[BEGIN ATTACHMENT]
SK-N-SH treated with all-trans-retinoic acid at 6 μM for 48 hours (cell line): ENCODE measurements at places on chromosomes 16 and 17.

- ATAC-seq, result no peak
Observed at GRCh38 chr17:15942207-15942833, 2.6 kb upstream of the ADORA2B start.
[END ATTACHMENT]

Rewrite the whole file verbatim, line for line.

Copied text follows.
SK-N-SH treated with all-trans-retinoic acid at 6 μM for 48 hours (cell line): ENCODE measurements at places on chromosomes 16 and 17.

- ATAC-seq, result no peak
Observed at GRCh38 chr17:15942207-15942833, 2.6 kb upstream of the ADORA2B start.